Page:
Piazza, one of greatest hitting catchers in MLB history, retires
BEVERLY HILLS, Calif. -- Mike Piazza is retiring from baseball following a 16-season career in which he became one of the top-hitting catchers in history.
Quite A Catch
Mike Piazza is one of just eight catchers in baseball history to have a season in which he hit .300, hit 30 home runs and had over 100 RBIs. And he did it six times.
|* -- Walker Cooper, Gabby Hartnett, Javy Lopez, Ivan Rodriguez, Joe Torre, Rudy York|
"After discussing my options with my wife, family and agent, I felt it was time to start a new chapter in my life," he said in a statement released Tuesday by his agent, Dan Lozano. "It has been an amazing journey ... So today, I walk away with no regrets.
"I knew this day was coming and over the last two years. I started to make my peace with it. I gave it my all and left everything on the field."
The 39-year-old Piazza batted .275 with eight homers and 44 RBIs as a designated hitter for Oakland last season, became a free agent and did not re-sign. He was not available to discuss his decision, according to Josh Goldberg, a spokesman for Lozano.
"He was one of those hitters who could change the game with one swing. He was certainly the greatest-hitting catcher of our time, and arguably of all time," said Atlanta pitcher Tom Glavine, Piazza's former teammate on the New York Mets.
At the urging of former Dodgers manager Tom Lasorda, who like Piazza hailed from Norristown, Pa., and was a friend of his father, Los Angeles selected the son in the 62nd round of the 1988 amateur draft. Piazza went on to become a 12-time All-Star, making the NL team 10 consecutive times starting in 1993.
Upon hearing the news of Piazza's retirement Tuesday, Lasorda made one last pitch.
"I would hope he would go into the Hall of Fame as a Dodger," Lasorda, who entered the hall in 1997, told USA Today. "We're the one who gave him an opportunity. Here we are, from the same town [Norristown, Pa.], watching him grow up, and now we'll be into the Hall of Fame together."
Piazza finished with a .308 career average, 427 home runs and 1,335 RBIs for the Dodgers (1992-98), Florida (1998), Mets (1998-05), San Diego (2006) and Oakland (2007).
"It's the end of a Hall of Fame career," Mets manager Willie Randolph said. "It was a privilege to manage him for the short time that I did."
Los Angeles Angels manager Mike Scioscia was a teammate of Piazza's on the 1992 Los Angeles Dodgers and remembered back to Piazza's first season in the majors and what he accomplished.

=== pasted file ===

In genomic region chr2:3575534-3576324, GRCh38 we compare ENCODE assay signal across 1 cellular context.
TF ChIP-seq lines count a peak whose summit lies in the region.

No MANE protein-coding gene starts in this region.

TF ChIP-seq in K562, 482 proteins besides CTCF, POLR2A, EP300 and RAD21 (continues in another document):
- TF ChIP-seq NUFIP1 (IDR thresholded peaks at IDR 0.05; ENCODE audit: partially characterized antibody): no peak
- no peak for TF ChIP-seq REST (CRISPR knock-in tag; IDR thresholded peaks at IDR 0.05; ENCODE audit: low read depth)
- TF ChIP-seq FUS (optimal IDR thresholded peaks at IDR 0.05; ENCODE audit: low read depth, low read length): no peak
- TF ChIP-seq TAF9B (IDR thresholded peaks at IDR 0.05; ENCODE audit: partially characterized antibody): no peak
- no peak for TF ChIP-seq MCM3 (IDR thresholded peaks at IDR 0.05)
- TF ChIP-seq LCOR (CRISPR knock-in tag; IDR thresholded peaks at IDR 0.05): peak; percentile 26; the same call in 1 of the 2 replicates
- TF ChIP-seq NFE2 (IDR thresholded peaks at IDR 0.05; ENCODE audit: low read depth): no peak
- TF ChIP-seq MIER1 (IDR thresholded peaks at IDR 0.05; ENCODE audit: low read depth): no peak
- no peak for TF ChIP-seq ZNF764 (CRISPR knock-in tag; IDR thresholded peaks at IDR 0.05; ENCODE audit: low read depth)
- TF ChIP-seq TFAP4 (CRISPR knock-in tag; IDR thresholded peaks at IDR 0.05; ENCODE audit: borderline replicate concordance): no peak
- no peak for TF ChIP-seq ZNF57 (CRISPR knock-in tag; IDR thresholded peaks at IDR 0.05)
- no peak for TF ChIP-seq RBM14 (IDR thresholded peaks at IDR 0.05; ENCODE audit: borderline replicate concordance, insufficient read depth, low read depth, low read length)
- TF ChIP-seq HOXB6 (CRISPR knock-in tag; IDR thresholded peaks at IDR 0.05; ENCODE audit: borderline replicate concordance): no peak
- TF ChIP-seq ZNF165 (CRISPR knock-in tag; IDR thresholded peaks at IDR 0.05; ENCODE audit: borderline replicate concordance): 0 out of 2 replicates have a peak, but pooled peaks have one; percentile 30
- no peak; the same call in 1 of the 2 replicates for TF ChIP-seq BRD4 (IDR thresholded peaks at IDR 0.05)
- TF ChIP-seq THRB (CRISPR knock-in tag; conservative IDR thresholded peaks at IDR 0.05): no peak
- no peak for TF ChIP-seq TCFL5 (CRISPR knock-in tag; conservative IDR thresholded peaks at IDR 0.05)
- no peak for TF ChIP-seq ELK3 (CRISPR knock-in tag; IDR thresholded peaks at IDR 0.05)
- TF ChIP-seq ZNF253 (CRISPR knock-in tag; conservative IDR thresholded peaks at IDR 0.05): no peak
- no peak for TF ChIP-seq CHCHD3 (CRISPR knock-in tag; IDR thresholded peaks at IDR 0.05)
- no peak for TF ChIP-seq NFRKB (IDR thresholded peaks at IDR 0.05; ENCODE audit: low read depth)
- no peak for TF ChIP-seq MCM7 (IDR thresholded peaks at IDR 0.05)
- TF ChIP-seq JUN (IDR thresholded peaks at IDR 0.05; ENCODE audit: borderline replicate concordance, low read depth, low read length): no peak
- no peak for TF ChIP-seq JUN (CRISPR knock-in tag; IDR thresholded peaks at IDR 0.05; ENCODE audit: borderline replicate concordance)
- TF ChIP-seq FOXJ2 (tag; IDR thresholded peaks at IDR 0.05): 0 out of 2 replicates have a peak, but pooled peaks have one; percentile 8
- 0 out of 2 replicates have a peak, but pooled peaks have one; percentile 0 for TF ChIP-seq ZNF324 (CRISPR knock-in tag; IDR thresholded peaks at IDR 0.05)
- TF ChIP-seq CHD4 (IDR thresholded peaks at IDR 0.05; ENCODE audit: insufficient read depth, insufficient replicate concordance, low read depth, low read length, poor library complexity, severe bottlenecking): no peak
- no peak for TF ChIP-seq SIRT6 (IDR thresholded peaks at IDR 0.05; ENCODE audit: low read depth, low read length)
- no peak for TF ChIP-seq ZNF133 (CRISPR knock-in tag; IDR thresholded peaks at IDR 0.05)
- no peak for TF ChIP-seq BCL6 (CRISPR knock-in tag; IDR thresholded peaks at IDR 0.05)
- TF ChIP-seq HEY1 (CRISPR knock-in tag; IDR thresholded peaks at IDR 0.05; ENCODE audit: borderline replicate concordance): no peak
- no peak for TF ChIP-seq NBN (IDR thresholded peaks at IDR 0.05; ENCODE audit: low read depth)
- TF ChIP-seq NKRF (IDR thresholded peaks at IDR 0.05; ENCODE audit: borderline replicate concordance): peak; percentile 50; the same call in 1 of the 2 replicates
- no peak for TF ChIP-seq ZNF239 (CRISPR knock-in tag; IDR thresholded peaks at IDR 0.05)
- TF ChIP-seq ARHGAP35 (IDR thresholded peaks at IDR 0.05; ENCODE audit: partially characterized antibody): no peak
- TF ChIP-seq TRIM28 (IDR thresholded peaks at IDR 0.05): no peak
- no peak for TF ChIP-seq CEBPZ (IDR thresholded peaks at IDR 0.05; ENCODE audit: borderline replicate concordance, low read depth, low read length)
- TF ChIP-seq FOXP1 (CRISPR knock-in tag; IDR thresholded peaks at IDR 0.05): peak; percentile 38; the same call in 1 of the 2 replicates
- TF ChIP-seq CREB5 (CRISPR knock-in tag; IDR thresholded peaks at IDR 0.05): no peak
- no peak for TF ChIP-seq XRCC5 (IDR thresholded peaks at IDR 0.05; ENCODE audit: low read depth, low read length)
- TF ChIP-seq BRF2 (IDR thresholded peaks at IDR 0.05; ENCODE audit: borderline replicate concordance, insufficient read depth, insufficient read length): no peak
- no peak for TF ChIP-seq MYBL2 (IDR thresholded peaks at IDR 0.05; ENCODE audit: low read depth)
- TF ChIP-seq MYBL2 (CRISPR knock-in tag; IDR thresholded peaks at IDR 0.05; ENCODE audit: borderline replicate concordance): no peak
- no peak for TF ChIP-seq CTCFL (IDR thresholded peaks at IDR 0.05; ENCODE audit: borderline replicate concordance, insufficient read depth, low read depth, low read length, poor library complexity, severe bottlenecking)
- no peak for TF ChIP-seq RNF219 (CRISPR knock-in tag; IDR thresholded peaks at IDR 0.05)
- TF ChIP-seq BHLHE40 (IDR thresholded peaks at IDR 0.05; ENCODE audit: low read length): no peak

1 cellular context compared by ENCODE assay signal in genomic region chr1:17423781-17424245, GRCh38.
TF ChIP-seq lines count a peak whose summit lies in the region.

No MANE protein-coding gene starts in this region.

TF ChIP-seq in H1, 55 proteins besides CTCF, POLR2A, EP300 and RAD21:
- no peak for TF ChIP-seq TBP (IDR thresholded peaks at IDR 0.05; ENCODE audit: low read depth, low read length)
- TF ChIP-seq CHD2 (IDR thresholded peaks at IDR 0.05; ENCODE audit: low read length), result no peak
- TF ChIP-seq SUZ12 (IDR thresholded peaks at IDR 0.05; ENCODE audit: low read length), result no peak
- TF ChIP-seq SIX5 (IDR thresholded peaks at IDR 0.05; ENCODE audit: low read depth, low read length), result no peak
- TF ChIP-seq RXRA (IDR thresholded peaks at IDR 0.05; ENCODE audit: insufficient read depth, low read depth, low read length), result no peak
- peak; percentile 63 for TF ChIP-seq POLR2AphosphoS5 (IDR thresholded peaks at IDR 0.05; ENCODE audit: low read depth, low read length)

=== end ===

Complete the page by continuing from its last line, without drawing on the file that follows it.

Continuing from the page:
I have to say that my time with the Mets wouldn't have been the same without the greatest fans in the world. One of the hardest moments of my career, was walking off the field at Shea Stadium and saying goodbye. My relationship with you made my time in New York the happiest of my career and for that, I will always be grateful.
-- Mike Piazza
"To put yourself in the same ballpark with what a guy like Roy Campanella did is saying something and Mike is definitely up there with what Roy did," Scioscia said.
Piazza's 396 homers are easily the most as a catcher, according to the Elias Sports Bureau. Carlton Fisk is second with 351, followed by Johnny Bench (327) and Yogi Berra (306).
"If I'm half the hitter he was, I'll have a pretty successful career," said Atlanta's Brian McCann, one of the top-hitting catchers currently in the majors. "He did a lot of great things for the catching position."
Piazza never had a great throwing arm but was praised by pitchers for his game-calling.
"You'd have to really go back and see Mike from the early days of trying to catch to where he ended up, the hard work he put in, the dedication he had to get good enough on the defensive end to where he could get his at-bats," Scioscia said. "He made himself into a guy who could go out there and catch and do the job he needed behind the plate."
Piazza thanked his family, teams and managers, some of his teammates -- and even owners, general managers, minor league staffs and reporters.
"Within the eight years I spent in New York, I was able to take a different look at the game of baseball," Piazza said. "I wasn't just a young kid that was wet behind the ears anymore -- I was learning from other veteran guys like Johnny Franco, who taught me how to deal with the pressures of playing in New York, and Al Leiter, who knew what it took to win a world championship."
He did not bring up two of the more memorable moments in his career: When the Yankees' Roger Clemens beaned him on July 8, 2000, and when Clemens threw the broken barrel of Piazza's bat in his direction in Game 2 of the World Series that October. Clemens denied intent both times.
"Last but certainly not least, I can't say goodbye without thanking the fans," Piazza said. "I can't recall a time in my career where I didn't feel embraced by all of you. Los Angeles, San Diego, Oakland and Miami -- whether it was at home or on the road, you were all so supportive over the years.
"But I have to say that my time with the Mets wouldn't have been the same without the greatest fans in the world. One of the hardest moments of my career, was walking off the field at Shea Stadium and saying goodbye. My relationship with you made my time in New York the happiest of my career and for that, I will always be grateful."
Information from The Associated Press was used in this report.
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